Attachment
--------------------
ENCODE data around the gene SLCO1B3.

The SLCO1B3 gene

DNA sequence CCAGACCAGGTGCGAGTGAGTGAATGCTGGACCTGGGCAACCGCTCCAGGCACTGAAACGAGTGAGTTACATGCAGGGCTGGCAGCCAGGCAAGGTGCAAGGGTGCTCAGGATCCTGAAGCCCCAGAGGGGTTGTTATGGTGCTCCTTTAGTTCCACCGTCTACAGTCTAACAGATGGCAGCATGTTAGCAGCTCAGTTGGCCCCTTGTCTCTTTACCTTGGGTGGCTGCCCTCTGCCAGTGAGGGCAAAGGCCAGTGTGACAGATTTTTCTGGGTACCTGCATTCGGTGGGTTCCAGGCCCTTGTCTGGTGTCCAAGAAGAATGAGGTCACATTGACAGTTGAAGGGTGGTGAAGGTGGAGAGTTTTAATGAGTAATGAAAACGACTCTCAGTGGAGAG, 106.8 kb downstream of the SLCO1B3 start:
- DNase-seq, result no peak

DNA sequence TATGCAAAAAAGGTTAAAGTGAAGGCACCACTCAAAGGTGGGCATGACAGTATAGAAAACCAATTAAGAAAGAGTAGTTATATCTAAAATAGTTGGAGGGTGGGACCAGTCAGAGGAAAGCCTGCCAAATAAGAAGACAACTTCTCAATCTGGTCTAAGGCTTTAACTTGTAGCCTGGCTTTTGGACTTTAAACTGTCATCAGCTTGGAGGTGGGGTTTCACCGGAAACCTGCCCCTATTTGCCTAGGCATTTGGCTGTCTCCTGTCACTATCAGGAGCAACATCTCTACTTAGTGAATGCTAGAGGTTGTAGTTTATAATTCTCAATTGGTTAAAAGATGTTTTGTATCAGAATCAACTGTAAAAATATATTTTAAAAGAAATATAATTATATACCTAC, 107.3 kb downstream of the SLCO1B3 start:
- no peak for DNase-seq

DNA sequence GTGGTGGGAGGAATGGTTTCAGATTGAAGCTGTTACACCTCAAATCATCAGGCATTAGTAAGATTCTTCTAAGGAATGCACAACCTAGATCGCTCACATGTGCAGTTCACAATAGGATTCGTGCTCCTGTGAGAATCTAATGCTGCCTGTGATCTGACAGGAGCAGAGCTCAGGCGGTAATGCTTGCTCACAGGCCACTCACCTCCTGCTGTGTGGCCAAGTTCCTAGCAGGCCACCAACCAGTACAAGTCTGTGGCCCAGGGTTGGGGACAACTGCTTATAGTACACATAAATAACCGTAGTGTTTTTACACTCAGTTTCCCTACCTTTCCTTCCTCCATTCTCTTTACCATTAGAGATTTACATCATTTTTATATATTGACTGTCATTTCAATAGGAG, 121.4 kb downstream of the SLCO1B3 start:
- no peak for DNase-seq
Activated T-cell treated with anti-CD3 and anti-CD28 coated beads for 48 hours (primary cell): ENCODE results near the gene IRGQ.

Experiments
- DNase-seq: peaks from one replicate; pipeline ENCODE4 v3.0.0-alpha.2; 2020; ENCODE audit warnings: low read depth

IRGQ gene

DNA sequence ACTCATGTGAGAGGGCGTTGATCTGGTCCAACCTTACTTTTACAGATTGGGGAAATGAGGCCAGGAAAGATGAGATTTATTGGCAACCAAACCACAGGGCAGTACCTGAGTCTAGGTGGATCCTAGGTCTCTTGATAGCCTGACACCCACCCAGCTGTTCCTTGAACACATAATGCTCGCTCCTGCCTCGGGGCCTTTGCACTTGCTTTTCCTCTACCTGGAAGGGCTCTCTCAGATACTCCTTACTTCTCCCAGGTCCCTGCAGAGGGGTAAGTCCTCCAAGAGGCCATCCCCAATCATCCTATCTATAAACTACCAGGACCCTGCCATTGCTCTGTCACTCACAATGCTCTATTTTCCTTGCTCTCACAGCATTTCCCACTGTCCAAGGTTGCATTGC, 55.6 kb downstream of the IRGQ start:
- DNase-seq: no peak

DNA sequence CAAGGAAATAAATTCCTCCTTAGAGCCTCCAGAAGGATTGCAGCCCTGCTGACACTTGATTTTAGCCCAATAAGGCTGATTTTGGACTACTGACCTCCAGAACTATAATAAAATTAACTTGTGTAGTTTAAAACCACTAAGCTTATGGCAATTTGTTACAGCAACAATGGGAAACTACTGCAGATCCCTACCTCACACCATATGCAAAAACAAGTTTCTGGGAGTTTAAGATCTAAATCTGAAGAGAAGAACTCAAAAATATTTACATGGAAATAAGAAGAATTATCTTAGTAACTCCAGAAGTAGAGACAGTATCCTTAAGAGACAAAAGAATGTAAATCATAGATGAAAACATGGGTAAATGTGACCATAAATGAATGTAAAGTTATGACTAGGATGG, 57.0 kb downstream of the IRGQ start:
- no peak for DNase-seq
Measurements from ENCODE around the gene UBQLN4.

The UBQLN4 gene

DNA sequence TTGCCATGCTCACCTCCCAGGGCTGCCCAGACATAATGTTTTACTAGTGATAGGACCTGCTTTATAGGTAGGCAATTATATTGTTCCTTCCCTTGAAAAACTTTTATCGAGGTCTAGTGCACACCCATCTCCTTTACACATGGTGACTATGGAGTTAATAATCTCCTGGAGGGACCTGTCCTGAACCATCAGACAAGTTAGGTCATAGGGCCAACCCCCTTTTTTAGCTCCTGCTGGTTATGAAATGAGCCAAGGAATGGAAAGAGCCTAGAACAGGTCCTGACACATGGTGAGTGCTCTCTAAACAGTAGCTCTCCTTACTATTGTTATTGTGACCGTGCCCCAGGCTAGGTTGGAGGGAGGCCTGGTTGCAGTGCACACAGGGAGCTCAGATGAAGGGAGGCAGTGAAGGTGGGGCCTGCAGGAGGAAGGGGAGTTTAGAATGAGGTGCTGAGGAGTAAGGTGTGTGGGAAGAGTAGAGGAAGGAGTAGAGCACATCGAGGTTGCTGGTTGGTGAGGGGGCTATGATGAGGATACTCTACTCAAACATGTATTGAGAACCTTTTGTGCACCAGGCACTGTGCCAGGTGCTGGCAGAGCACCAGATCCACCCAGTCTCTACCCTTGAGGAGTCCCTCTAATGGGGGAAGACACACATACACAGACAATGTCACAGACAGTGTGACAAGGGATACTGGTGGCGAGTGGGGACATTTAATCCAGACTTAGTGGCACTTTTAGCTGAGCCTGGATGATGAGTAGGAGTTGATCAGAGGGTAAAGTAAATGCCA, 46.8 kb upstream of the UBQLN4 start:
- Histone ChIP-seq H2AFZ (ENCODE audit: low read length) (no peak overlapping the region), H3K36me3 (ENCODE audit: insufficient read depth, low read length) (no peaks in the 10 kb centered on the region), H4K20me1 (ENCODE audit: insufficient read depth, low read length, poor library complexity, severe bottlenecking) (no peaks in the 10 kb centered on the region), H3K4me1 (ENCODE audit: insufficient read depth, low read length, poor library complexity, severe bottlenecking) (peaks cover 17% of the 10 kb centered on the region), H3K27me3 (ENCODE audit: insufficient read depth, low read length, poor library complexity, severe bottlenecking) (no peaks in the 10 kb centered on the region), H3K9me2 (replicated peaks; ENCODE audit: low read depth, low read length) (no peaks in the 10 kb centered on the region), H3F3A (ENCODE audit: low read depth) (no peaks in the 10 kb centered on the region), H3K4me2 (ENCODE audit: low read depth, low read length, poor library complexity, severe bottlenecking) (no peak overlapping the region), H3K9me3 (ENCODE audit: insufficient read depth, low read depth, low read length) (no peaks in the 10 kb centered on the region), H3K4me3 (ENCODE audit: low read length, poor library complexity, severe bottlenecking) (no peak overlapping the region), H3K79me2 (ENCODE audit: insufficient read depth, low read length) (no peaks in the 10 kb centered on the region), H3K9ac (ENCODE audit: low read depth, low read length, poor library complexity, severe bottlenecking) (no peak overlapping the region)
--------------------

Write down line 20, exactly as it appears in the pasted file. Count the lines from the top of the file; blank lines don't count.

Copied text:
- Histone ChIP-seq H2AFZ (ENCODE audit: low read length) (no peak overlapping the region), H3K36me3 (ENCODE audit: insufficient read depth, low read length) (no peaks in the 10 kb centered on the region), H4K20me1 (ENCODE audit: insufficient read depth, low read length, poor library complexity, severe bottlenecking) (no peaks in the 10 kb centered on the region), H3K4me1 (ENCODE audit: insufficient read depth, low read length, poor library complexity, severe bottlenecking) (peaks cover 17% of the 10 kb centered on the region), H3K27me3 (ENCODE audit: insufficient read depth, low read length, poor library complexity, severe bottlenecking) (no peaks in the 10 kb centered on the region), H3K9me2 (replicated peaks; ENCODE audit: low read depth, low read length) (no peaks in the 10 kb centered on the region), H3F3A (ENCODE audit: low read depth) (no peaks in the 10 kb centered on the region), H3K4me2 (ENCODE audit: low read depth, low read length, poor library complexity, severe bottlenecking) (no peak overlapping the region), H3K9me3 (ENCODE audit: insufficient read depth, low read depth, low read length) (no peaks in the 10 kb centered on the region), H3K4me3 (ENCODE audit: low read length, poor library complexity, severe bottlenecking) (no peak overlapping the region), H3K79me2 (ENCODE audit: insufficient read depth, low read length) (no peaks in the 10 kb centered on the region), H3K9ac (ENCODE audit: low read depth, low read length, poor library complexity, severe bottlenecking) (no peak overlapping the region)